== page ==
When comparing against Big 10 schools, Florida State ranks third, behind the Ohio State Buckeyes and Michigan Wolverines but ahead of the Penn State Nittany Lions, Iowa Hawkeyes, Wisconsin Badgers, and others.

July 27

  • Colorado is (re)joining the Big 12

The first major news of this realignment cycle is a move that has been discussed publically since at least late May — the Colorado Buffaloes are leaving the Pac-12 and heading to the Big 12, entering the conference to compete in the 2024-25 season.

“The time has come for us to change conferences,” Colorado president Todd Saliman told the board of regents on Thursday afternoon. “We see this as a way to create more opportunity for the University of Colorado, for our students and our student-athletes and create a path forward for us in the future.”

Colorado’s departure will coincide with the end of the Pac-12 television deal, which expires after the 2023-24 season and means Colorado won’t have to pay an exit fee. Colorado is expected to join the Big 12 at a pro rata basis, which is an average of $31.7 million in television revenue over the course of the league’s new deal starting in 2025.

“Let me state up front that this move was not just based on money or finances,” Colorado athletic director Rick George said. “A decision this big has a lot more to do than just money.”

Colorado, of course, was a member of the original Big 12 until 2010 and in fact, was a member of its predecessor, the Big 8. Fun fact: the conference only became the Big 12 after a landmark Supreme Court case, NCAA v. Board of Regents of the University of Oklahoma, opened the floodgates for media right revenues to dictate the hierarchy of college athletics, a domino effect that has led us to the situation we’re staring in the face today.

Could the Big 12 be looking to add more schools? ESPN’s Pete Thamel says that as of now, the only other main school that has reportedly gotten far in discussions to join are the UConn Huskies, who currently are independent in football and members of the Big East in all other sports, while San Diego State of the Mountain West has also preliminary talks. Brett McMurphy of the Action Network says the conference is looking to add 1-3 more schools, preferably Pac-12 members (Arizona, Arizona State and Utah have been mentioned) though it will consider UConn, San Diego State, Memphis and UNLV.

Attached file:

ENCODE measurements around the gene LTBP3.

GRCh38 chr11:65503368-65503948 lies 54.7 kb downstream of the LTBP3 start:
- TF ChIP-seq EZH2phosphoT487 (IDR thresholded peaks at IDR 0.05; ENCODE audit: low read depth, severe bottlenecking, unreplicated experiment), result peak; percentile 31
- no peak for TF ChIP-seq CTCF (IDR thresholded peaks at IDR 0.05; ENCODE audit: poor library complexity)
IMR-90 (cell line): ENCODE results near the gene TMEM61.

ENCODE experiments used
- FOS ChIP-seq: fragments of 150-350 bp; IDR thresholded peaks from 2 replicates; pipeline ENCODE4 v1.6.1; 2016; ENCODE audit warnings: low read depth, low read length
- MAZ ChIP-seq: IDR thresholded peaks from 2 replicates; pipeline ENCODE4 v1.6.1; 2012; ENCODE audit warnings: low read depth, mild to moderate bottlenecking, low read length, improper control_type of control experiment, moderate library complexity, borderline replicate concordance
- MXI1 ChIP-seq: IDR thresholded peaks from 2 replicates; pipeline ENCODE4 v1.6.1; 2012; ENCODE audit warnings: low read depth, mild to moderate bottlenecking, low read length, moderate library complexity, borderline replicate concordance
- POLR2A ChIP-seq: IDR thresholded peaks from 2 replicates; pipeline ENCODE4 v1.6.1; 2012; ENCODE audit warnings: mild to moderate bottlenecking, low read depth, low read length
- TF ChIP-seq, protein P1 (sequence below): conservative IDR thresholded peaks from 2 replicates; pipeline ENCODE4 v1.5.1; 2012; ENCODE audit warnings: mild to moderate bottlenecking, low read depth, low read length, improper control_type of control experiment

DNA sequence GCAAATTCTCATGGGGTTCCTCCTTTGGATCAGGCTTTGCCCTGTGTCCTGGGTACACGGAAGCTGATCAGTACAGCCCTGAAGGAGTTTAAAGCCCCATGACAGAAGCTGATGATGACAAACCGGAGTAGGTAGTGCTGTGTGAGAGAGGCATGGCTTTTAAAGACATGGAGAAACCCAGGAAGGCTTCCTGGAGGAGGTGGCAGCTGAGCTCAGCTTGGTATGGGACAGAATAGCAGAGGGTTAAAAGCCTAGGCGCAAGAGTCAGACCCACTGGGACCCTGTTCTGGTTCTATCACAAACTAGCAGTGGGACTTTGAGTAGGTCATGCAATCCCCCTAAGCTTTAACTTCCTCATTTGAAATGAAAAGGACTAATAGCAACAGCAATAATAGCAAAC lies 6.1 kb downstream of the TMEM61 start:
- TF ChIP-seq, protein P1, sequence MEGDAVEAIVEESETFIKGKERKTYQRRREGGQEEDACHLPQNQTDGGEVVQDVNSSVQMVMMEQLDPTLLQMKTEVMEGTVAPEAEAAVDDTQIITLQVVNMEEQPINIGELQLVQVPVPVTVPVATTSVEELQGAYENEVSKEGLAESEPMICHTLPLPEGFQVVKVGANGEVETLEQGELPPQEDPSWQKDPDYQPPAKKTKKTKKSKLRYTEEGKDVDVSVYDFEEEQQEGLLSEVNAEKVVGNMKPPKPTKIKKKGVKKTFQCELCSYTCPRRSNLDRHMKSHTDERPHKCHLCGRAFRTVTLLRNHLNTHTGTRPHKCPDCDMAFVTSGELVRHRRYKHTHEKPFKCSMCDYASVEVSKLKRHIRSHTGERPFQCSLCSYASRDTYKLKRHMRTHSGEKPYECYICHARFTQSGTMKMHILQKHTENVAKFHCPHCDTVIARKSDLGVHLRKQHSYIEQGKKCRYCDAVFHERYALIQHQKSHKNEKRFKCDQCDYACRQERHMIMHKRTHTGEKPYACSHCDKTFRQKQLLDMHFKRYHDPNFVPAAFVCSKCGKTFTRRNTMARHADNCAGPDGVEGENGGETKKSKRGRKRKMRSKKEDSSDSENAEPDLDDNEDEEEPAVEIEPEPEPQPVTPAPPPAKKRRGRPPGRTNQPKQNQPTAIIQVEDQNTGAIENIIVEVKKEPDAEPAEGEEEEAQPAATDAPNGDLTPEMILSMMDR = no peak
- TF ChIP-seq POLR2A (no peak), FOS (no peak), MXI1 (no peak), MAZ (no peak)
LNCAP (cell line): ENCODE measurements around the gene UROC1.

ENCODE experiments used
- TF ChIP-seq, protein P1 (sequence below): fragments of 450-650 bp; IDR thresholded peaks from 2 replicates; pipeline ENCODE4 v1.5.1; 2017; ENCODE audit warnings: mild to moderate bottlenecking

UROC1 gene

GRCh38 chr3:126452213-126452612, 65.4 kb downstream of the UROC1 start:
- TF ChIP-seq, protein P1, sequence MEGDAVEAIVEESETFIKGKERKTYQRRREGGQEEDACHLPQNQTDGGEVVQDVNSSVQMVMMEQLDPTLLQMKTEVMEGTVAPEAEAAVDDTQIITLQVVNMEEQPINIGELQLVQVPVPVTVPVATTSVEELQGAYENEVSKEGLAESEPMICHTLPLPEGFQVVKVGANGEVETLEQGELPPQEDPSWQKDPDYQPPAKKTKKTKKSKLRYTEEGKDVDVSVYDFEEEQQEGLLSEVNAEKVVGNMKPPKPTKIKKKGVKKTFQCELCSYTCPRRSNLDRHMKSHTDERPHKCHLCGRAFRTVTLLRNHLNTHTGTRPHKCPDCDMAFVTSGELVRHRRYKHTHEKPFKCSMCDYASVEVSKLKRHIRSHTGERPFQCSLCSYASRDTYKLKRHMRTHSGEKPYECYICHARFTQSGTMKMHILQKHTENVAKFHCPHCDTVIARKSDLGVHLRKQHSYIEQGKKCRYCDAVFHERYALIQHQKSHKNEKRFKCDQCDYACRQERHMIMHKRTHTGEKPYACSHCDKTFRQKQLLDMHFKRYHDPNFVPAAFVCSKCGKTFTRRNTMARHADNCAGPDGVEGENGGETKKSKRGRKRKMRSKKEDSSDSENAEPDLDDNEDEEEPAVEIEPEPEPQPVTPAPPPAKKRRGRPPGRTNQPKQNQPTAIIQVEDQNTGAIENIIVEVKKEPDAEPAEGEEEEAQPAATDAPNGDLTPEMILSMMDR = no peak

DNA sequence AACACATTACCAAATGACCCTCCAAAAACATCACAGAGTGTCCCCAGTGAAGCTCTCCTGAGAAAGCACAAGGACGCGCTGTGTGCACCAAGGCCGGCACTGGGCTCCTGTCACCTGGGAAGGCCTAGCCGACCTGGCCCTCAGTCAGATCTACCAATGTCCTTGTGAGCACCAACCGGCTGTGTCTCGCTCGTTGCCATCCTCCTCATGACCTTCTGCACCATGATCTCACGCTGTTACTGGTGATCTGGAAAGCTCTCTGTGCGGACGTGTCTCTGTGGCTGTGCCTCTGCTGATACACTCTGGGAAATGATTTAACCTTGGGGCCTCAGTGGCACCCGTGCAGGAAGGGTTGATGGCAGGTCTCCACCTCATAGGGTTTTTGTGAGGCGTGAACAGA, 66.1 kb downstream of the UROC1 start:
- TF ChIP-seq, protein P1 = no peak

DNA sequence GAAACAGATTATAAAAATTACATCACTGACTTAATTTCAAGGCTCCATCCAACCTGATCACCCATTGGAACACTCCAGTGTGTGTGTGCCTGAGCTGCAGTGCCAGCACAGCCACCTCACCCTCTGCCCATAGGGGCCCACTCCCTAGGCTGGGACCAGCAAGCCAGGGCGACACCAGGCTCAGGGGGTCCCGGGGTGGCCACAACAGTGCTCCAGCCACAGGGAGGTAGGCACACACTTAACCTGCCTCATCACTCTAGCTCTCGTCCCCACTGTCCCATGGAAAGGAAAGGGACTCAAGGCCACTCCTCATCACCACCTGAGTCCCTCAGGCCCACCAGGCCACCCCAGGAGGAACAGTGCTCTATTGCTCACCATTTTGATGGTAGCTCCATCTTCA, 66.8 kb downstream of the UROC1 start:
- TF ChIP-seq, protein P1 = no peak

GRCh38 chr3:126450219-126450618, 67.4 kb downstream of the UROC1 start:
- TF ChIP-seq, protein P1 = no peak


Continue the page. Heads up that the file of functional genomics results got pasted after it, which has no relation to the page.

• The ACC is still open to expansion

It was at ACC Spring Meetings that news of actual, tangible upheaval amongst members first came out, with commissioner Jim Phillips reportedly blindsided by news of Florida State, Clemson, Miami, UNC, NC State, Virginia, and Virginia Tech officials working together to find ways to break the conference’s iron-clad Grant of Rights agreement. The contract, which “irrevocably and exclusively grants to the conference during the term all rights necessary for the conference to perform the contractual obligations of the conference expressly set forth in the ESPN agreement,” is the anchor holding down the ACC’s heavyweights within the confines of Charlotte as other conferences see their revenues soar.

So it was only fitting that at this year’s ACC Kickoff, the alarms on the realignment carousel were once again set to full blast. ESPN’s David Hale was able to speak with the commissioner, who was adamant that the conference is actively seeking ways to enrich its brand:

“The ACC has been and remains highly engaged in looking at anything that makes us a better and stronger conference,” Phillips told ESPN. “We’ve spent considerable time on expansion to see if there is anything that fits. We have a tremendous group of institutions but if there was something that made us better, we would absolutely be open to it.”

“Revenue generation continues to be a priority, but this league is third right now in revenue as we go forward into wherever the next TV deals are for other conferences where, we’ve looked at it. We’ve had multiple TV consultants. Third is certainly a good position, but we want to gain and gain traction financially in order to close the gap with the SEC and the Big Ten.”

“You have to understand what’s going on across the country. Maybe you preempt [another league’s expansion], maybe you don’t, maybe there’s a first thing that has to happen before you make a move. There’s a variety of ways you attack this.”

“I’m well aware of the narrative and stories surrounding the ACC and our members as well as the frustrations of some of our schools on our financials,” Phillips said. “But these are not new. While there are legitimate discussions and stories regarding revenue and our membership, it’s important that all of us never lose perspective on just what we are doing together. The bottom line is our conference is strong and I’m extremely bullish about our future together.”

The ACC hasn’t expanded since 2013 when it added the Syracuse Orange and Pittsburgh Panthers from the crumbling Big East. The Louisville Cardinals were the last program to officially join the conference, beginning ACC play in 2014.